Dr Katharina Friege
Academic position: Lecturer in History
It is people, and the stories people told – about their experiences, their societies, and their era – that interest me most in the study of history. I try to understand how individuals encountered, adapted to, or resisted the social changes they perceived to be affecting their lives. I am particularly fascinated by the broader media- and culture-based narrative frameworks they drew on to make sense of themselves and their surroundings.
My research focuses on German history in the twentieth century, where my main interests centre on gender, media, mobility, cultural discourse, and national identity. My doctoral dissertation explores the lives of a small cast of heterogenous female writers, journalists, and photographers who were originally from Germany but spent significant periods of time abroad between the early 1920s and late 1940s. Points of tension arose as these women sought to navigate collective notions of belonging while also remaining committed to their sense of individuality and independence. Their lives and experiences showcase the sometimes precarious and often contradictory balance between culture as overarching structure and subjective adoption – collective identities may be established and internalized through shared frameworks of belonging, but they are simultaneously interpreted and renegotiated at the level of the individual. This research is informed by a transnational perspective on gender relations, by the study of transforming media landscapes in the first half of the twentieth century, and by an understanding of mobility as both a geographic and symbolic phenomenon.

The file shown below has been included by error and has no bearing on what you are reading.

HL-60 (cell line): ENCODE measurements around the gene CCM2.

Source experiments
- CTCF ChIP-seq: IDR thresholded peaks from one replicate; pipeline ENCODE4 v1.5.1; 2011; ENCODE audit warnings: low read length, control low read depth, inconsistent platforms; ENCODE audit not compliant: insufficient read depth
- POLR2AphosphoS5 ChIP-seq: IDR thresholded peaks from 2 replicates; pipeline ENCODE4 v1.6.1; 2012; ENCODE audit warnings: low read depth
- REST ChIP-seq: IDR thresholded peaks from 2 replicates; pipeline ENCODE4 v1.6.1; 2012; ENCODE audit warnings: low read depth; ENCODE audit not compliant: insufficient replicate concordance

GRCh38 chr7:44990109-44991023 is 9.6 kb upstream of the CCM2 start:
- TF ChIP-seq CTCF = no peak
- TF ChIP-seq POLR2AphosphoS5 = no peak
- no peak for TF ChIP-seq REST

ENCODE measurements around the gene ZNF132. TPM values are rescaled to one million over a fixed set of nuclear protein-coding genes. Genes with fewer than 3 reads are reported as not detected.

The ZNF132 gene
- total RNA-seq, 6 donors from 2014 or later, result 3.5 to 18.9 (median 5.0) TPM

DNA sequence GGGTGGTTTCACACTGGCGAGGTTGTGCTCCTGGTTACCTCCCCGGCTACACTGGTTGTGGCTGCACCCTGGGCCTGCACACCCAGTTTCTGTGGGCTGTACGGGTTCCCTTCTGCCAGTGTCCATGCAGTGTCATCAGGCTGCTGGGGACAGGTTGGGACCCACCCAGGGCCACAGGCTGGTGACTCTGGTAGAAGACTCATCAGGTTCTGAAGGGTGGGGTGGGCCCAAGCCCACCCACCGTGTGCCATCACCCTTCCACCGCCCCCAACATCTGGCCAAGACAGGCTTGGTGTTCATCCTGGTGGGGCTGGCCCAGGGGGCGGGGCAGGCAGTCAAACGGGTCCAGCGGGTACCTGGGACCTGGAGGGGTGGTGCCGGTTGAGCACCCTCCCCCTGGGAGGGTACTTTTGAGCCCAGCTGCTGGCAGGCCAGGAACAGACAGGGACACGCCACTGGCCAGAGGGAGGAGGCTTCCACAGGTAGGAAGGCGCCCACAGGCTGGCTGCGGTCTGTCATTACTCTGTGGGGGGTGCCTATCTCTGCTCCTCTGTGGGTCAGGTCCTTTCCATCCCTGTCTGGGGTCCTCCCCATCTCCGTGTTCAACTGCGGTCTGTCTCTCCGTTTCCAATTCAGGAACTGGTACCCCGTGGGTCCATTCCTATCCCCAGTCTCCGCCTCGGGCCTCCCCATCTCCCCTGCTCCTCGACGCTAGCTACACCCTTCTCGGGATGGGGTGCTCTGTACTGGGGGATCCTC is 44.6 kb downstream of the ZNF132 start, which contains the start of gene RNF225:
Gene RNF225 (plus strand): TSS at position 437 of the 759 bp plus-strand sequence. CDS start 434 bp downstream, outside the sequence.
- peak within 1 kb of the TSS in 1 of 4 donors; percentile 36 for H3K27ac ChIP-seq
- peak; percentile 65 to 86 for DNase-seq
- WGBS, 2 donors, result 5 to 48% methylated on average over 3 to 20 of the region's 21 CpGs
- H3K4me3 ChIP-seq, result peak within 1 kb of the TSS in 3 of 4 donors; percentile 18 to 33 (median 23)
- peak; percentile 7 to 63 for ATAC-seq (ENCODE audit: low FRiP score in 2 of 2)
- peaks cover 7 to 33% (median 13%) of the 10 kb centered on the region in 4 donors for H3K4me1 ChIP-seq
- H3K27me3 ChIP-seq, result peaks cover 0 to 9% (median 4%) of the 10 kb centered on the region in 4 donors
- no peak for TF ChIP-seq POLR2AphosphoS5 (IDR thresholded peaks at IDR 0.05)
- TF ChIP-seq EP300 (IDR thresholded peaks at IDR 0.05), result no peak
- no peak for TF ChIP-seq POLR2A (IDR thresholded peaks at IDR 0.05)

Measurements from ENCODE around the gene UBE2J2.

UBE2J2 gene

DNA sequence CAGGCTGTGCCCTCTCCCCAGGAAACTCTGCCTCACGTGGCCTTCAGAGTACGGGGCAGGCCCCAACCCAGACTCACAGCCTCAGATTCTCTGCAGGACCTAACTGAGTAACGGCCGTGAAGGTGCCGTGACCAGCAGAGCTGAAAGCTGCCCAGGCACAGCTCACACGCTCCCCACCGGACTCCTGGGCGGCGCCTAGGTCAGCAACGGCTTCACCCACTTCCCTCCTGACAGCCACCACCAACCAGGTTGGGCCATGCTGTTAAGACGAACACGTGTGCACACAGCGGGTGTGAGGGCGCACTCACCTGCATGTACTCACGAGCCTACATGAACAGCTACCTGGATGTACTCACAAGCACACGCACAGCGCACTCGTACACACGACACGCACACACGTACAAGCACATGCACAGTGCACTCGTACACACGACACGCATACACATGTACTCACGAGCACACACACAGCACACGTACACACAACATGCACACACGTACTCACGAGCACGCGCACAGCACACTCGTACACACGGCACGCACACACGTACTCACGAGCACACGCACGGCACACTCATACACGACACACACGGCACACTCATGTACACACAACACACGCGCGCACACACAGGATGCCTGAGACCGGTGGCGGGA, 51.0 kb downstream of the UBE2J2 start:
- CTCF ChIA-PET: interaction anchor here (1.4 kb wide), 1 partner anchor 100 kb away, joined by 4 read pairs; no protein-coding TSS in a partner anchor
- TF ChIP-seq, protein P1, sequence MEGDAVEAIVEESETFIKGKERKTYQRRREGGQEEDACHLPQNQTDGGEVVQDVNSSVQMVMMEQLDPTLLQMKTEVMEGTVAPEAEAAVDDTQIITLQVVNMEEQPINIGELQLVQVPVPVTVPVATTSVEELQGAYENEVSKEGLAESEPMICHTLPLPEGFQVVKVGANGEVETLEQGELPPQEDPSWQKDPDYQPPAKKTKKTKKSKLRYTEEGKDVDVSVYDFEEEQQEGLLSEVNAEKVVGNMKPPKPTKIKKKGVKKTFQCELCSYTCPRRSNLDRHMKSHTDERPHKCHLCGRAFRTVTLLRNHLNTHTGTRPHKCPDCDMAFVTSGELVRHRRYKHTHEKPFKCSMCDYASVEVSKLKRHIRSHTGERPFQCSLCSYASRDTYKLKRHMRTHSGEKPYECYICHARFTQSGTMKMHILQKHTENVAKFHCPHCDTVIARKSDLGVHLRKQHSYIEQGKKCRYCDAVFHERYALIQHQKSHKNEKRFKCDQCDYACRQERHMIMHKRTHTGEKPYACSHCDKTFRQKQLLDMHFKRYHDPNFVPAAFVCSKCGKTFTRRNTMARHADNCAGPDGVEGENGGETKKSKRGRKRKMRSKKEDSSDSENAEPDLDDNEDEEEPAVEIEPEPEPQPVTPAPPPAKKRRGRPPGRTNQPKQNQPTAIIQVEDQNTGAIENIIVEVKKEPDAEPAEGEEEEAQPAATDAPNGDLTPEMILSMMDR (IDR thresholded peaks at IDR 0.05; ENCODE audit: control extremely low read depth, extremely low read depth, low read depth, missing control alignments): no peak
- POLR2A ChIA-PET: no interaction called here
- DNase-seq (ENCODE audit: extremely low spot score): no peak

I am also interested in the cultural imagination and lived experience of place and space, in the history of emotions and subjectivity, in expressions of national identity, and in the relationship between literary and historical narratives.